The International Federation of Journalists (IFJ) and the European Federation of Journalists (EFJ) have expressed their concern for the safety of Russian journalist, Andrei Stenin, following reports that he has been detained in eastern Ukraine.
According to media reports, Stenin, who works for Russia’s state-run news agency, RIA Novosti, which is part of the Rossiya Segodnya holding, has gone missing in eastern Ukraine where he was working on a photo assignment.
Editors from the agency say they have been unable to reach him since 5 August. He is believed to have been with pro-Russian separatists before his disappearance. RIA Novosti has cited an unidentified source in Donetsk as saying Stenin had been taken by Ukraine's security services.
“We join our Russian affiliate, the Russian Union of Journalists (RUJ), to express our serious concern for the well-being of our colleague Andrei Stenin,” said IFJ President Jim Boumelha. “If he has been detained in Ukraine then we appeal for whoever is holding him to release him immediately.
“He is a journalist, not a soldier, and as such is entitled to move freely and report the truth without the threat of intimidation, violence or detention.”
The IFJ and the EFJ have re-stated their call for all journalists covering events in Ukraine or Russia to be given free and open reporting access at all times. In recent weeks several journalists have been detained in Russia and eastern Ukraine, while Ukrainian journalists are said to have been denied access to eastern Ukraine by the information ministries of the self-declared people's republics of Donetsk and Lugansk.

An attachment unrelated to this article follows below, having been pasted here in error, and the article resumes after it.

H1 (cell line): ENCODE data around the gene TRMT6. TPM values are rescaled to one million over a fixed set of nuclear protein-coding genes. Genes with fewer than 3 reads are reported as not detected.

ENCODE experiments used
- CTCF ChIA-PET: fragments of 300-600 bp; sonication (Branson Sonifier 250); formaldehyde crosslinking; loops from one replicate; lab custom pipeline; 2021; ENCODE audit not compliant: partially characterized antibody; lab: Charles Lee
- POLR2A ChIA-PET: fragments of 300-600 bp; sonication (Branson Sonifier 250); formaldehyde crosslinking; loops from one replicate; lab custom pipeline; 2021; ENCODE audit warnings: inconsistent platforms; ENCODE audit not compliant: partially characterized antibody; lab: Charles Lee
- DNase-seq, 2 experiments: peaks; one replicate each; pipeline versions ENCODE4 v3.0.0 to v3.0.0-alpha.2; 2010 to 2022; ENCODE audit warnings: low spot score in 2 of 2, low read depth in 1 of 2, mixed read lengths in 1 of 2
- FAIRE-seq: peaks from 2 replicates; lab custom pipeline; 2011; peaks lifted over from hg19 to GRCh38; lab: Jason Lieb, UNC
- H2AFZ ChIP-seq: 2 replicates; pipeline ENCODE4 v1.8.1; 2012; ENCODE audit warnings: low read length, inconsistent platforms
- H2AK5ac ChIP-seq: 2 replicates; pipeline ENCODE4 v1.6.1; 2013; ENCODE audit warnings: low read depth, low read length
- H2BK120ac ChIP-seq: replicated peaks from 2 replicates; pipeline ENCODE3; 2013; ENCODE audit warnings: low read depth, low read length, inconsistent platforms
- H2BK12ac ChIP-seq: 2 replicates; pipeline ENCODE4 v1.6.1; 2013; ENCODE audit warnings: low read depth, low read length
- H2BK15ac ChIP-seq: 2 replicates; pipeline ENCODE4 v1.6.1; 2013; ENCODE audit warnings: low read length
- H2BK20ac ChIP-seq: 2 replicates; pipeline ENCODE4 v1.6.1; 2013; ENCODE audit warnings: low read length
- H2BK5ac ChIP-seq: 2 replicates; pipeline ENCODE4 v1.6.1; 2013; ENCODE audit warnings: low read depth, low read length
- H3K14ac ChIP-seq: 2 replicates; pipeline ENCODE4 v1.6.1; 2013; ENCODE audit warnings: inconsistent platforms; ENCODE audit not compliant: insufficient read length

Given the precarious situation, the IFJ and the EFJ have also advised journalists covering developments to take every precaution necessary to ensure their safety at all times.
For journalists working in Ukraine and other areas of conflict, please read the IFJ’s 'Ukraine: Media Safety Advisory' on its safety website which provides a range of practical safety steps for journalists working in the field including the appropriate protective clothing to wear and how to cope with difficult situations.
For more information, please contact IFJ on +32 2 235 22 17
The IFJ represents more than 600 000 journalists in 134 countries